Kaan Tarhan stands poses in front of his series of portraits, titled "Chat & Sketch."
Courtesy of Jimin Kim and Bonnie Hu
On November 20, with the sun long since down amid a wonderful assortment of beverages and cookies, the doors of McCormick Lounge opened up to reveal a wonderful gallery of student work. The art on display was part of the Festival of the Arts (FOTA)’s fall gallery, “Twilight Tea.”
Whether you were looking for sculpture, painting, sketch work, video art, or something in between, there was a range of pieces wide enough to draw in an equally wide range of viewers. Cerebral and experimental works like Elizabeth Myles’s untitled sound and video piece, were displayed alongside more whimsical fare like Andy Yang’s paper sculpture, titled I hate squirrels. And if you really liked something you saw, you could check to see if they had a version of it on sale over at the posters stand.
But by far the best part of any FOTA showcase is getting to speak with the artists themselves. For this show, all the artists were asked to build their submissions around a particular theme. For Majda Al Malki, that was The Hue of Infinity, a series of works on different subjects all featuring the color blue. When I asked her about it, she told me about how, even as she changed styles and forms growing up, “the one thing I kept working with was the color blue.” In talking about her painting South Shore, a thoughtful rendition of a familiar sight to those who spend time near Lake Michigan, graduate Rosemarie Mele (A.M. ’19) told me that during her studies, “My center of peace was definitely that shoreline.”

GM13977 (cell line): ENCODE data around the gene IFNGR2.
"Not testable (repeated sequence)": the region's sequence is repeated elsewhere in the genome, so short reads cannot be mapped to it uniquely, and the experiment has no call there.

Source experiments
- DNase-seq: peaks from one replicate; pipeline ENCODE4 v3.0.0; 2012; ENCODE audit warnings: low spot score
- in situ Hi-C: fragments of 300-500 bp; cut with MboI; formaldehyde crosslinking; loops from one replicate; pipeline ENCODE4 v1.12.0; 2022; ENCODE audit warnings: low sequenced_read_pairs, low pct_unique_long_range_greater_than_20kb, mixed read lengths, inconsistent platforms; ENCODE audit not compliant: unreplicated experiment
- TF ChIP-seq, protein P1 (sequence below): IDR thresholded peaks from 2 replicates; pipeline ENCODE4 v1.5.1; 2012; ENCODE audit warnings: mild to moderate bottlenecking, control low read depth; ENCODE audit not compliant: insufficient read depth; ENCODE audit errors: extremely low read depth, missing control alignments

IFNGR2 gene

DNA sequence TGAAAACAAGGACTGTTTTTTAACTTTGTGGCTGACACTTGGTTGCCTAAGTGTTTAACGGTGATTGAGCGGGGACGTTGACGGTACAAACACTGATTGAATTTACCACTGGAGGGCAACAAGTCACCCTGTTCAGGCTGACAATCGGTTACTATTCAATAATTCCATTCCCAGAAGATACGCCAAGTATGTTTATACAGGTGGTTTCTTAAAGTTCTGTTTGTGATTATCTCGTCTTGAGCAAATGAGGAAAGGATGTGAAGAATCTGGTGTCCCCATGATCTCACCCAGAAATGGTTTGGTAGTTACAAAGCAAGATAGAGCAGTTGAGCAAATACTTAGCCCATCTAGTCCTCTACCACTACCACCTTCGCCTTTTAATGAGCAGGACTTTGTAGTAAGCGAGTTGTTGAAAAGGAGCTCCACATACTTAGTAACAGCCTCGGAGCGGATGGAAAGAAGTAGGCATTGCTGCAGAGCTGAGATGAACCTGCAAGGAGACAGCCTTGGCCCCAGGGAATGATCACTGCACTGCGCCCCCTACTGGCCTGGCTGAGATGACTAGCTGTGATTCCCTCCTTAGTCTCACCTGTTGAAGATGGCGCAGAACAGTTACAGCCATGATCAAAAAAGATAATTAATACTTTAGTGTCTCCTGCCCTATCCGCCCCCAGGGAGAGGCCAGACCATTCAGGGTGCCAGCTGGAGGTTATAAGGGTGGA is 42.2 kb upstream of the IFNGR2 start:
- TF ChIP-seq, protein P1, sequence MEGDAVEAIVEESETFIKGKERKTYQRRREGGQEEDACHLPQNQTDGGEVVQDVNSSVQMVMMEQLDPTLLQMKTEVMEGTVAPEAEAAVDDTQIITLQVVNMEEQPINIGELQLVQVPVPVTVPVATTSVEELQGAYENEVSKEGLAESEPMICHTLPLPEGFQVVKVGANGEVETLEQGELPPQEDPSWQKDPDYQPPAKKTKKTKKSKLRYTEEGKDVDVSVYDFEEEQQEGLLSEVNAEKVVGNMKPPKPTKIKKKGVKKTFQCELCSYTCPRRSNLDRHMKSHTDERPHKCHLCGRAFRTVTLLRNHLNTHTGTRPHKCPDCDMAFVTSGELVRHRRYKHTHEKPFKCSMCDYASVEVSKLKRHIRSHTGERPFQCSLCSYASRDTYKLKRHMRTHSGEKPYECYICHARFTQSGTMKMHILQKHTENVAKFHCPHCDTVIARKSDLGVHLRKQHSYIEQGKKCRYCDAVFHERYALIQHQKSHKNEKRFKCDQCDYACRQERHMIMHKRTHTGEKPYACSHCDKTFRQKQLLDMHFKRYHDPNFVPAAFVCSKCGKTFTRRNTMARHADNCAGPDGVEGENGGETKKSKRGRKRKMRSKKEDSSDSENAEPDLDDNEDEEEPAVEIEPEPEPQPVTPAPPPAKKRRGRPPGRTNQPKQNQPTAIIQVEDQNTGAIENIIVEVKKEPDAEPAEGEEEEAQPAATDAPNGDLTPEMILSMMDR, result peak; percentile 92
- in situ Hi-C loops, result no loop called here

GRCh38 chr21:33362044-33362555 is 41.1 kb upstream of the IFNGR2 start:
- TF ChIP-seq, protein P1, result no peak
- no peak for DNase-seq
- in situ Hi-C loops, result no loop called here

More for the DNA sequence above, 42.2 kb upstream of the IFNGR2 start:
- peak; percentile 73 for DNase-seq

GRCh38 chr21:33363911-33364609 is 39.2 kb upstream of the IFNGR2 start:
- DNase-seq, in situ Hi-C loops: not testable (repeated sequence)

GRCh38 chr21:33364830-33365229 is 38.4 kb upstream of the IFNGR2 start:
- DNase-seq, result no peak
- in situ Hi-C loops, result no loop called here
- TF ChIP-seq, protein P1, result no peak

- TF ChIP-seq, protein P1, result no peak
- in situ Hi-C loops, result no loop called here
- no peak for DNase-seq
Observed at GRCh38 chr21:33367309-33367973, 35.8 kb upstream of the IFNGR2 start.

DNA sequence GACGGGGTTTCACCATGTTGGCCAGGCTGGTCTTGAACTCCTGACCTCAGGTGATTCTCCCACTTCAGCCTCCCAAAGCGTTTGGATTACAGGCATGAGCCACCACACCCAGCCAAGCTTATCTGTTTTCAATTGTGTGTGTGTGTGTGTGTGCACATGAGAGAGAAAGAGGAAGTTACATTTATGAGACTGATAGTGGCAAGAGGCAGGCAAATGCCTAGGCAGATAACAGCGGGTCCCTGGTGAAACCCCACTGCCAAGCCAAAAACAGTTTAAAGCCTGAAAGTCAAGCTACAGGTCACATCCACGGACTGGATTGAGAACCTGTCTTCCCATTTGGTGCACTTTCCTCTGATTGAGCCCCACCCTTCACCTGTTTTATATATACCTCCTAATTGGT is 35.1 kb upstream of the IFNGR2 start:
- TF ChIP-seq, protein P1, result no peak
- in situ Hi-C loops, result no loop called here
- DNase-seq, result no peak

Of course, it could be a little hard to get in a word with the artists when the show is in full swing. That was certainly the case with Kaan Tarhan, whose sketches, all under the banner of “Chat & Sketch,” were well attended by a crowd of viewers and friends all night. His pieces juxtaposed sketches of acquaintances and friends with written text of their own words. Tarhan had a lot of interesting tidbits to share about his work. “Over the summer, I used Tinder to find people to meet and talk to,” he said, although he mentioned he’s been continuing this series with current friends of his. “Last week was beautiful. I can’t focus now,” read the Turkish text next to a sketch of a close friend—in reference, Tarhan explained, to his friend’s dismay over her inability to sketch a chair one week as well as she had the last.
But, it wasn’t just aesthetic insight that emerged from talking with the artists on display that night. One thing that became clear was the importance of FOTA for the people there, especially given the difficulty UChicago students face if they want to be an artist without pursuing a visual arts major. Two of the organizers, Kriti Mahtab and Isabella Zanobini, said that FOTA’s mission is to provide a space for just those sorts of people, including in the literal sense of providing studio space. “I’m really glad there’s an RSO offering programming and funding, given the University’s indifference,” Tarhan remarked.
That’s part of what made Twilight Tea such a memorable experience. The student-organized and student-made nature of the event shone through. All throughout the evening, a convivial mood took hold of McCormick Lounge.
The fall exhibit is far from FOTA’s only event of the year. Keep your eyes peeled for more info on the “Sight x Sound” showcase running in the winter and the application-based FOTA Fellows initiative.